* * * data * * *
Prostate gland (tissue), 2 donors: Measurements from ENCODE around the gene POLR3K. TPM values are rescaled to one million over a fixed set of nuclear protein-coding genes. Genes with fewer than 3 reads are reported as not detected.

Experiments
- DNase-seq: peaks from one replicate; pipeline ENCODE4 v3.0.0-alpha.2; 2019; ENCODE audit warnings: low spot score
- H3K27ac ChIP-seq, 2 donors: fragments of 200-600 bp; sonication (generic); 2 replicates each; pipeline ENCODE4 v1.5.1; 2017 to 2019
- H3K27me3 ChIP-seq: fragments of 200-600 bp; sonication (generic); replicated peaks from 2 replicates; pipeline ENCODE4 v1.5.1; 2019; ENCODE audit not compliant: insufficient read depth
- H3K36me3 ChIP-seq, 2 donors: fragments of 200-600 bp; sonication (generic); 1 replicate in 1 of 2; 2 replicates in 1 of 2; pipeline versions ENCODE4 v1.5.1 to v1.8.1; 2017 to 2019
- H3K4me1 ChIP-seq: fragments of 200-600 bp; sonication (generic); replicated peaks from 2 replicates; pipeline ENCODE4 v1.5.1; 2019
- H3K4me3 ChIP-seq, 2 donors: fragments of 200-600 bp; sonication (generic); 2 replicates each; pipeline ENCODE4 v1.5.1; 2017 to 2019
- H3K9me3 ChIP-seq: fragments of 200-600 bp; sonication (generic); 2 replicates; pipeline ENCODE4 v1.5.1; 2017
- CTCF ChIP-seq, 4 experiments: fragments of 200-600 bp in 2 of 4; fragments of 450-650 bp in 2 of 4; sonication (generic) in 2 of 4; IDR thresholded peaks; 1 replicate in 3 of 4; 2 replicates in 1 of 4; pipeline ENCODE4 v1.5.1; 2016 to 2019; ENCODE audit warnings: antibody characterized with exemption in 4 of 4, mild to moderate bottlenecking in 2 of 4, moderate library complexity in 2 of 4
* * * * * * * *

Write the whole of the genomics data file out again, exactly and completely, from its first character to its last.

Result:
Prostate gland (tissue), 2 donors: Measurements from ENCODE around the gene POLR3K. TPM values are rescaled to one million over a fixed set of nuclear protein-coding genes. Genes with fewer than 3 reads are reported as not detected.

Experiments
- DNase-seq: peaks from one replicate; pipeline ENCODE4 v3.0.0-alpha.2; 2019; ENCODE audit warnings: low spot score
- H3K27ac ChIP-seq, 2 donors: fragments of 200-600 bp; sonication (generic); 2 replicates each; pipeline ENCODE4 v1.5.1; 2017 to 2019
- H3K27me3 ChIP-seq: fragments of 200-600 bp; sonication (generic); replicated peaks from 2 replicates; pipeline ENCODE4 v1.5.1; 2019; ENCODE audit not compliant: insufficient read depth
- H3K36me3 ChIP-seq, 2 donors: fragments of 200-600 bp; sonication (generic); 1 replicate in 1 of 2; 2 replicates in 1 of 2; pipeline versions ENCODE4 v1.5.1 to v1.8.1; 2017 to 2019
- H3K4me1 ChIP-seq: fragments of 200-600 bp; sonication (generic); replicated peaks from 2 replicates; pipeline ENCODE4 v1.5.1; 2019
- H3K4me3 ChIP-seq, 2 donors: fragments of 200-600 bp; sonication (generic); 2 replicates each; pipeline ENCODE4 v1.5.1; 2017 to 2019
- H3K9me3 ChIP-seq: fragments of 200-600 bp; sonication (generic); 2 replicates; pipeline ENCODE4 v1.5.1; 2017
- CTCF ChIP-seq, 4 experiments: fragments of 200-600 bp in 2 of 4; fragments of 450-650 bp in 2 of 4; sonication (generic) in 2 of 4; IDR thresholded peaks; 1 replicate in 3 of 4; 2 replicates in 1 of 4; pipeline ENCODE4 v1.5.1; 2016 to 2019; ENCODE audit warnings: antibody characterized with exemption in 4 of 4, mild to moderate bottlenecking in 2 of 4, moderate library complexity in 2 of 4